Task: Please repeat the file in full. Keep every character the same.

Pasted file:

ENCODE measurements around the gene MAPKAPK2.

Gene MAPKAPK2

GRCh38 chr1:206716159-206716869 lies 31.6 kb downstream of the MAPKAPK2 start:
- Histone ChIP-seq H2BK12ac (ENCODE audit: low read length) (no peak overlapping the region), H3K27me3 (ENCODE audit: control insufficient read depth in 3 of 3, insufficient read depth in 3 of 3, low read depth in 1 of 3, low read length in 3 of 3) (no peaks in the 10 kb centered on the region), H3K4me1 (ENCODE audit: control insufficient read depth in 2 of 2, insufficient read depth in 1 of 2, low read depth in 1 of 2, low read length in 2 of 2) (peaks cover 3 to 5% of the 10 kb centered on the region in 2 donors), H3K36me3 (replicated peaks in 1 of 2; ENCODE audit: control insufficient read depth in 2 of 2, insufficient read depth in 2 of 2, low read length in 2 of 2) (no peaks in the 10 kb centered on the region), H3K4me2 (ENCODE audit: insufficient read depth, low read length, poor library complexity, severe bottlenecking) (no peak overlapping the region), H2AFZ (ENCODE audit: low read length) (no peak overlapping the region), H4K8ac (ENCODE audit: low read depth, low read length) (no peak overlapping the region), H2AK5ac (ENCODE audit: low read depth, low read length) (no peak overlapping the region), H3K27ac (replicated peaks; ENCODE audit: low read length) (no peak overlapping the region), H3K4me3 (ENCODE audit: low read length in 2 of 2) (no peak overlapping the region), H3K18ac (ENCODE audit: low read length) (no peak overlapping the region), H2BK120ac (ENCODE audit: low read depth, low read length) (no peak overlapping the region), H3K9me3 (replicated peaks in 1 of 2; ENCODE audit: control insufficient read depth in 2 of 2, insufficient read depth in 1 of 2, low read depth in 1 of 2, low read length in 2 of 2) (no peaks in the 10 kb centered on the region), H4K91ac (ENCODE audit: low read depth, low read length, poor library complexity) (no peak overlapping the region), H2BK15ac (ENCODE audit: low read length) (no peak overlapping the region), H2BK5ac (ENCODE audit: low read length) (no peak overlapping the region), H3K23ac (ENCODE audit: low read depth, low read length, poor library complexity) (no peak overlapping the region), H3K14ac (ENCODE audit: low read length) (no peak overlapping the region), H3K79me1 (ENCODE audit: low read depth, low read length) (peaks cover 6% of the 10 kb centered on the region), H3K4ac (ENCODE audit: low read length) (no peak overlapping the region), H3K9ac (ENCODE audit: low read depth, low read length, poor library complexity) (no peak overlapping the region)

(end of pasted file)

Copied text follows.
ENCODE measurements around the gene MAPKAPK2.

Gene MAPKAPK2

GRCh38 chr1:206716159-206716869 lies 31.6 kb downstream of the MAPKAPK2 start:
- Histone ChIP-seq H2BK12ac (ENCODE audit: low read length) (no peak overlapping the region), H3K27me3 (ENCODE audit: control insufficient read depth in 3 of 3, insufficient read depth in 3 of 3, low read depth in 1 of 3, low read length in 3 of 3) (no peaks in the 10 kb centered on the region), H3K4me1 (ENCODE audit: control insufficient read depth in 2 of 2, insufficient read depth in 1 of 2, low read depth in 1 of 2, low read length in 2 of 2) (peaks cover 3 to 5% of the 10 kb centered on the region in 2 donors), H3K36me3 (replicated peaks in 1 of 2; ENCODE audit: control insufficient read depth in 2 of 2, insufficient read depth in 2 of 2, low read length in 2 of 2) (no peaks in the 10 kb centered on the region), H3K4me2 (ENCODE audit: insufficient read depth, low read length, poor library complexity, severe bottlenecking) (no peak overlapping the region), H2AFZ (ENCODE audit: low read length) (no peak overlapping the region), H4K8ac (ENCODE audit: low read depth, low read length) (no peak overlapping the region), H2AK5ac (ENCODE audit: low read depth, low read length) (no peak overlapping the region), H3K27ac (replicated peaks; ENCODE audit: low read length) (no peak overlapping the region), H3K4me3 (ENCODE audit: low read length in 2 of 2) (no peak overlapping the region), H3K18ac (ENCODE audit: low read length) (no peak overlapping the region), H2BK120ac (ENCODE audit: low read depth, low read length) (no peak overlapping the region), H3K9me3 (replicated peaks in 1 of 2; ENCODE audit: control insufficient read depth in 2 of 2, insufficient read depth in 1 of 2, low read depth in 1 of 2, low read length in 2 of 2) (no peaks in the 10 kb centered on the region), H4K91ac (ENCODE audit: low read depth, low read length, poor library complexity) (no peak overlapping the region), H2BK15ac (ENCODE audit: low read length) (no peak overlapping the region), H2BK5ac (ENCODE audit: low read length) (no peak overlapping the region), H3K23ac (ENCODE audit: low read depth, low read length, poor library complexity) (no peak overlapping the region), H3K14ac (ENCODE audit: low read length) (no peak overlapping the region), H3K79me1 (ENCODE audit: low read depth, low read length) (peaks cover 6% of the 10 kb centered on the region), H3K4ac (ENCODE audit: low read length) (no peak overlapping the region), H3K9ac (ENCODE audit: low read depth, low read length, poor library complexity) (no peak overlapping the region)